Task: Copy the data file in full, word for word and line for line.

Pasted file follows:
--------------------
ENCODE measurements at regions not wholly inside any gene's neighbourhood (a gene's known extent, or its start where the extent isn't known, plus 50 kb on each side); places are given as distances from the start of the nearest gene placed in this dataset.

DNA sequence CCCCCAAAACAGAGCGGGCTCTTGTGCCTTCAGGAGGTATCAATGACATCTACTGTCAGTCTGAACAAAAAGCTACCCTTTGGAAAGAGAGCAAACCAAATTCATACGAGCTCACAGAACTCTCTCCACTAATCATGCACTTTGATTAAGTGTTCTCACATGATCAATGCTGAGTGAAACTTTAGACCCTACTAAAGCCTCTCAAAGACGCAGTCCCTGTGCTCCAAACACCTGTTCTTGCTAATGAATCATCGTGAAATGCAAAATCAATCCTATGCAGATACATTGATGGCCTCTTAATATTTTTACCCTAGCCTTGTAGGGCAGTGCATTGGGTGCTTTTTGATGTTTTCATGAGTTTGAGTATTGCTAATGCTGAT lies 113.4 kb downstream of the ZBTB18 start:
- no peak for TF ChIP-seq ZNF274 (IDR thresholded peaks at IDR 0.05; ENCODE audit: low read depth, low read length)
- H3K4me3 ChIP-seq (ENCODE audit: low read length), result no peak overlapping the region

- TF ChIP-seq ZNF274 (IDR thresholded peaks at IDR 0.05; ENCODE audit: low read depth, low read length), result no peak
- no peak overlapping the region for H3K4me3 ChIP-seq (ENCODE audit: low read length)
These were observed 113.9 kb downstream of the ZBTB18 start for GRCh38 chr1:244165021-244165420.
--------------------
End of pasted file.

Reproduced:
ENCODE measurements at regions not wholly inside any gene's neighbourhood (a gene's known extent, or its start where the extent isn't known, plus 50 kb on each side); places are given as distances from the start of the nearest gene placed in this dataset.

DNA sequence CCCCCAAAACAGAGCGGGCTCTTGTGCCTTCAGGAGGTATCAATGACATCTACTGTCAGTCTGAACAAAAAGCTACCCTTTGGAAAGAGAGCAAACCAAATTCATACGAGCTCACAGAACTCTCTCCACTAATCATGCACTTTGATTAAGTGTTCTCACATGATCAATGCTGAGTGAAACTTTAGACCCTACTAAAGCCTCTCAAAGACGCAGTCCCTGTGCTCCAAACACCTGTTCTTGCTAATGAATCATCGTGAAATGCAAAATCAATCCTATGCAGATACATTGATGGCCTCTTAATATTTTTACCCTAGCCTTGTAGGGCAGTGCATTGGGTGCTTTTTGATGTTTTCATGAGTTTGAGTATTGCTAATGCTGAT lies 113.4 kb downstream of the ZBTB18 start:
- no peak for TF ChIP-seq ZNF274 (IDR thresholded peaks at IDR 0.05; ENCODE audit: low read depth, low read length)
- H3K4me3 ChIP-seq (ENCODE audit: low read length), result no peak overlapping the region

- TF ChIP-seq ZNF274 (IDR thresholded peaks at IDR 0.05; ENCODE audit: low read depth, low read length), result no peak
- no peak overlapping the region for H3K4me3 ChIP-seq (ENCODE audit: low read length)
These were observed 113.9 kb downstream of the ZBTB18 start for GRCh38 chr1:244165021-244165420.